Mary Angela Douglas? She is what used to be called a fugitive poet, the word, “fugitive” hinting, with a shudder of mysterious delight, a poet of amateur genius, unrecognized to all but a few fellow travelers. They move past clouds of shrubbery with quiet, solemn, discernment and delight, through wooded paths, towards those broad future plains where celebrants dance in unrestrained ecstasy.
We met Mary on Scarriet, when she responded positively and enthusiastically to Scarriet’s defense of embattled North Carolina poet laureate Valerie Macon.
Mary Angela Douglas permits us to see the adventures taking place in her “eternal child” soul—there is no need for her to research a piece of poetry, to fidget and stare into dust-mote space while she thinks of “a word.” Starlight brings her words, and poetry-light beams up from her like a fountain.
Louise Glück, meanwhile, comes adorned with recognitions and medals, but no less a poet for that, since her poetry shows at times it is wiser than prizes. The muses’ shadows cover the brightest fish in the stream (that brightness is just a dream); all are equal where the green water falls with a chuckle on the green rock.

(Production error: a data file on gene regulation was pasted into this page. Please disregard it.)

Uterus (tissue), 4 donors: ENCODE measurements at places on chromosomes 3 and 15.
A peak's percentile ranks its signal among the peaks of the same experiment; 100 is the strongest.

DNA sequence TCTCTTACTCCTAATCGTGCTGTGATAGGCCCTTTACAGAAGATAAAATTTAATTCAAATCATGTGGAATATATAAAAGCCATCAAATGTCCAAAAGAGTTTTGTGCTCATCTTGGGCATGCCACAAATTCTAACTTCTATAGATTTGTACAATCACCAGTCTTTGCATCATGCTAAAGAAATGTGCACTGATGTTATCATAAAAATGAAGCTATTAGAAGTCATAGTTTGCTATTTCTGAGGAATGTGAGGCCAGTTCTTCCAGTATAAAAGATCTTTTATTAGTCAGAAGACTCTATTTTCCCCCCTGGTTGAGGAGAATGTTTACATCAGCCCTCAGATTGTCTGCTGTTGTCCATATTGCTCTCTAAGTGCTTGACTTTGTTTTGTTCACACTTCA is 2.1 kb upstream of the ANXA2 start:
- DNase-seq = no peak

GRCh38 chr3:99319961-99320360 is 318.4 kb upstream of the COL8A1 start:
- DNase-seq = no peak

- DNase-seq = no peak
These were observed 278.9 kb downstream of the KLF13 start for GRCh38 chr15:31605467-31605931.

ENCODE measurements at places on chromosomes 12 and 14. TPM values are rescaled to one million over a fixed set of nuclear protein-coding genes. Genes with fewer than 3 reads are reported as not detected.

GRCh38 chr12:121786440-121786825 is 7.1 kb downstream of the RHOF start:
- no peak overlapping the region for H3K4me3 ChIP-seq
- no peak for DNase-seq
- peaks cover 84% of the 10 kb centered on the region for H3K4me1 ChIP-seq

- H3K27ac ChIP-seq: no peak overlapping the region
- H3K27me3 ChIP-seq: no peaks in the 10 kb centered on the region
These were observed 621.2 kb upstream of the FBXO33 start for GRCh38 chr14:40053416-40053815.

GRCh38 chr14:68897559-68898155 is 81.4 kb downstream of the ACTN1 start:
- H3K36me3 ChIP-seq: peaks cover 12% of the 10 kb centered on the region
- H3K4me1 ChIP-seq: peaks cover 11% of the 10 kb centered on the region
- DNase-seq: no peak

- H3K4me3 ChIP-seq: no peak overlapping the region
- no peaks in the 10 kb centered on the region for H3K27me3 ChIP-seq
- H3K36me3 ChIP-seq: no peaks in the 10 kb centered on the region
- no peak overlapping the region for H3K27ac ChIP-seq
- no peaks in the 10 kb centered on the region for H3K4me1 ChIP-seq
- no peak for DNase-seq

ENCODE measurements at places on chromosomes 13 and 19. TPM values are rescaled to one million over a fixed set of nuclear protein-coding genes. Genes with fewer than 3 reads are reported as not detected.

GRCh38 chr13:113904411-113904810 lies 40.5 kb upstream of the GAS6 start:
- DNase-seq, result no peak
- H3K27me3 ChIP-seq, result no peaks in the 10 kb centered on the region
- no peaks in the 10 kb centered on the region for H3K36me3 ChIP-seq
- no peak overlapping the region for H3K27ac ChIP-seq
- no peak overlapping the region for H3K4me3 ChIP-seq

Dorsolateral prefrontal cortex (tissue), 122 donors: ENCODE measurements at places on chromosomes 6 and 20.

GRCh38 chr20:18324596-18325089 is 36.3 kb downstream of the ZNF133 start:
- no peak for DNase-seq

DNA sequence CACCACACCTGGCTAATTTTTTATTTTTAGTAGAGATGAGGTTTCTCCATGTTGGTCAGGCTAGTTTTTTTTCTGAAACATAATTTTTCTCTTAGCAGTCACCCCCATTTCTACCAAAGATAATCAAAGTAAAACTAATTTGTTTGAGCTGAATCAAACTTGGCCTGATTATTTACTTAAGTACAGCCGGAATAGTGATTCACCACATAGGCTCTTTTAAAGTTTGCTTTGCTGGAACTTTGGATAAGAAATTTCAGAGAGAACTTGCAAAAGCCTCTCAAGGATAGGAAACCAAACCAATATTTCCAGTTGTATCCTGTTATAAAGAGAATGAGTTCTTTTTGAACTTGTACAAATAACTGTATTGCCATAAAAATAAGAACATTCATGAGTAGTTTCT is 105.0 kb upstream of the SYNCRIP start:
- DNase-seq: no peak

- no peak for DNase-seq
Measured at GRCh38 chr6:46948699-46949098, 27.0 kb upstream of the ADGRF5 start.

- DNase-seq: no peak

Mary Angela Douglas has nothing to fear.
This is Scarriet, where the excellence of poetry lives in the veins that sing quietly in hands.
As the first seed, Louise Glück is accorded the honor of going first. She speaks.
The night so eager to accommodate strange perceptions.
The darknesses of this line are thrilling; we see a million shapes between our midnight and our brains. This line has muscle, like an eel waiting patiently in a cave beneath the sea.
Mary Angela Douglas approaches the podium with a flutter; her excitement is palpable. The stately Glück left profundity in her wake. Douglas stirs in the mossy stream. We see the reflection of a wren. The boughs hover.
With utterance of raindrop wings, Douglas:
The larks cry out and not with music.
This contest, between these two women—it has some strange import, we feel.
Poetry seems forever changed.
The ghost of Shelley comes to the edge of the wood.